Turning stem cells into bile duct cells to study ‘disease in a dish’
A Toronto team of clinician-scientists and stem cell biologists has developed a powerful new method to generate 3D bile duct structures from human stem cells in order to study and develop new treatments for bile duct diseases.
Although bile duct disorders are well-recognized causes of liver disease, little is known about how these diseases develop. An ability to study these diseases in a Petri dish would allow a deeper understanding of the specific cell mechanisms that go awry, leading to a more targeted approach in developing and testing treatments for these diseases.
The findings from the study, entitled “Directed differentiation of cholangiocytes from human pluripotent stem cells”, were recently published in the August 2015 issue of the high-impact journal Nature Biotechnology.
“Until now, we have not had a good scientific model to study the human liver’s bile duct system, explains Dr. Anand Ghanekar, a Clinician-Scientist at Toronto General Research Institute and one of the senior authors. “We need to be able to study a patient’s disease in a dish at the basic cellular and molecular level. Stem cell technology gives us a totally different way of evaluating and then treating these defective cells.”
Dr. Ghanekar, who is also a transplant surgeon at University Health Network, and co-senior author Dr. Binita Kamath, a hepatologist from SickKids, treat patients with bile duct diseases. Bile ducts are tube-like structures found in the liver that carry bile—a substance that helps with detoxification and digestion – to the small intestine. Bile ducts are made of cells called cholangiocytes, which are the target of a number of chronic and progressive liver diseases, with few medical treatment options. These diseases are responsible for about 20 per cent of adult liver transplants and a majority of paediatric liver transplants.
Wanting to find new ways to treat these diseases, Drs. Ghanekar and Kamath approached Dr. Gordon Keller, Director of The McEwen Centre for Regenerative Medicine with the idea of generating bile duct cells from human pluripotent stem cells. Pluripotent stem cells have the capacity to give rise to most of the cell types in the human body. As the McEwen Centre is a world leader in producing different cell types from these stem cells, the team felt that the challenge of making bile duct cells had a good chance of succeeding.
The work at the McEwen Centre was led by Dr. Shinichiro Ogawa, a member of the Keller lab who had previously developed a strategy for making another type of liver cell known as the hepatocyte from human stem cells. Hepatocytes make up about 70 per cent of the liver and are involved in detoxification and the formation of bile.
Working together with his wife Dr. Mina Ogawa, a co-first author on the publication, Dr. Ogawa used clues from our understanding of how the bile duct develops in the early embryo to develop a new method to produce 3D bile duct-like structures from the human pluripotent stem cells in the Petri dish. While it took four years and several hundred experiments for the McEwen lab team to complete the study, the ability to produce human bile duct cells represents a major step forward as it opens new opportunities to study how cholangiocytes and bile ducts develop within the liver and how disease affects this process.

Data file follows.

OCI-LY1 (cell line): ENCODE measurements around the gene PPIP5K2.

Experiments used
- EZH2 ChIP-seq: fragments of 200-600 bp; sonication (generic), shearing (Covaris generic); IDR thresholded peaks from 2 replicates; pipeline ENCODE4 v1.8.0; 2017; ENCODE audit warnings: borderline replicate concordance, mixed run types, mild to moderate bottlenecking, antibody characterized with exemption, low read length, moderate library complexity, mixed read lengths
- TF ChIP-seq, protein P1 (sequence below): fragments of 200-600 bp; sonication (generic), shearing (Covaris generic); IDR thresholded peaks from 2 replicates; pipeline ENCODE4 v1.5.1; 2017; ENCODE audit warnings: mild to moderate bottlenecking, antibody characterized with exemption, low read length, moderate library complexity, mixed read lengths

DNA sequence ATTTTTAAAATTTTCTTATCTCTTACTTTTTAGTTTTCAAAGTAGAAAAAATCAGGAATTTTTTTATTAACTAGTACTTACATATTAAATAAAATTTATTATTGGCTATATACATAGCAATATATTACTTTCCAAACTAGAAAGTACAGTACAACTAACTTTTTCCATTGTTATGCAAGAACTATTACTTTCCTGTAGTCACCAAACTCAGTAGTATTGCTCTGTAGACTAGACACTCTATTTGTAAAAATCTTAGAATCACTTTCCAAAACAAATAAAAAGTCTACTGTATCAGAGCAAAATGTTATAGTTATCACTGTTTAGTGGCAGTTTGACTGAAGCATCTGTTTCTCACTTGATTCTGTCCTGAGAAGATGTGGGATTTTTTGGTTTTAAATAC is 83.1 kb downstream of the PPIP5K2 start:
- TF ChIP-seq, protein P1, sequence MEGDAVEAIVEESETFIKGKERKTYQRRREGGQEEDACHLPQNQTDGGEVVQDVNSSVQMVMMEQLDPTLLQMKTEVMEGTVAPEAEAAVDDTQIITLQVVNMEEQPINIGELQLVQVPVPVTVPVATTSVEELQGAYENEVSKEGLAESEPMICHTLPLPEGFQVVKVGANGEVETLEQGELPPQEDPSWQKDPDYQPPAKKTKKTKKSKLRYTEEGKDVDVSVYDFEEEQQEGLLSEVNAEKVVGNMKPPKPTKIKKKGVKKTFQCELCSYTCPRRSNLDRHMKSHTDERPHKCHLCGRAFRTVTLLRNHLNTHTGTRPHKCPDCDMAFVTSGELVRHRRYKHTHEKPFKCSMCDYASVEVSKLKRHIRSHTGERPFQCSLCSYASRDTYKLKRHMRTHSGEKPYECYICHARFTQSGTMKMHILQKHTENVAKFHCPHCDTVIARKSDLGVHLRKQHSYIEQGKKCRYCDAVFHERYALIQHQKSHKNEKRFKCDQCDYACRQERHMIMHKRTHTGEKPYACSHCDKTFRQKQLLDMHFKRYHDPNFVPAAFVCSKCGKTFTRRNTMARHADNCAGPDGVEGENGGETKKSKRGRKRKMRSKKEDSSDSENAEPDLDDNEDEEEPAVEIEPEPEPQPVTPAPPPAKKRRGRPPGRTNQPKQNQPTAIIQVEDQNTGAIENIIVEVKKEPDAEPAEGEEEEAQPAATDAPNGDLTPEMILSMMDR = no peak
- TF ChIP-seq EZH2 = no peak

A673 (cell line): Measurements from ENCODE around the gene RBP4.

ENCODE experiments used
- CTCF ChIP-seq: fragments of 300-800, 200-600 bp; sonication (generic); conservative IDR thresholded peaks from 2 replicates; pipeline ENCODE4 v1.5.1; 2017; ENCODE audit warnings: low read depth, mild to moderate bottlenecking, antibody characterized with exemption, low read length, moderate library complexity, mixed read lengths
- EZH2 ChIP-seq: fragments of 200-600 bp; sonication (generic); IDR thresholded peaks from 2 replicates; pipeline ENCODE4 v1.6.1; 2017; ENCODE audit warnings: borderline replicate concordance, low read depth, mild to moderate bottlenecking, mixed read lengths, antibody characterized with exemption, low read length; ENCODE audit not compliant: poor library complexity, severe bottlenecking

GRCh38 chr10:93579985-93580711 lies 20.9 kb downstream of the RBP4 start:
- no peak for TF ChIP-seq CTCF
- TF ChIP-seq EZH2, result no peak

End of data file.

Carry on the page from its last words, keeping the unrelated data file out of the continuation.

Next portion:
Dr. Ogawa also sees other exciting opportunities in these advances and states that: “With our ability to make two of the major liver cell types, we are now in a position to put the pieces together and produce a piece of functional liver tissue in the Petri dish. The ultimate goal is to some day transplant this liver tissue into patients suffering from liver disease.”
Once the methods to generate bile duct cells from normal pluripotent stem cells were established, the McEwen lab team then set out to determine whether the technique could be used to model a bile duct disease, specifically cystic fibrosis (CF).
Many patients with CF have defective bile duct function and liver disease due to the same genetic mutation that causes lung disease. Using pluripotent stem cells derived from actual CF patients and working with Dr. Christine Bear’s laboratory at SickKids, the team showed that although bile duct cells and structures could form in a Petri culture dish, they did not function properly. But the function of the CF bile duct cells could be corrected by treating them in the Petri dish with new CF drugs that are currently being tested on patients. These findings highlight the potential power of this approach for identifying other new drugs to treat CF. They also provide a new platform for modelling other diseases of the bile duct.
“For the first time, we can study the structure and function of bile ducts derived from patients’ own stem cells,“ says Dr. Kamath, who is also an Associate Scientist in Developmental & Stem Cell Biology at SickKids.“ This is a massive step forward in personalized medicine as the bile ducts carry any genetic changes that are unique to the patient. This will allow us to better understand bile duct diseases and ultimately develop targeted therapies.”
Adds Dr. Ghanekar: “This work is an excellent example of how collaboration between basic scientists and clinician-scientists can help to target cutting-edge basic research in a way that is immediately relevant to patients. The power of stem cell technology is to be able to identify and correct the disease at a cellular level, and one day, develop personalized, customized treatments including tissue replacements.”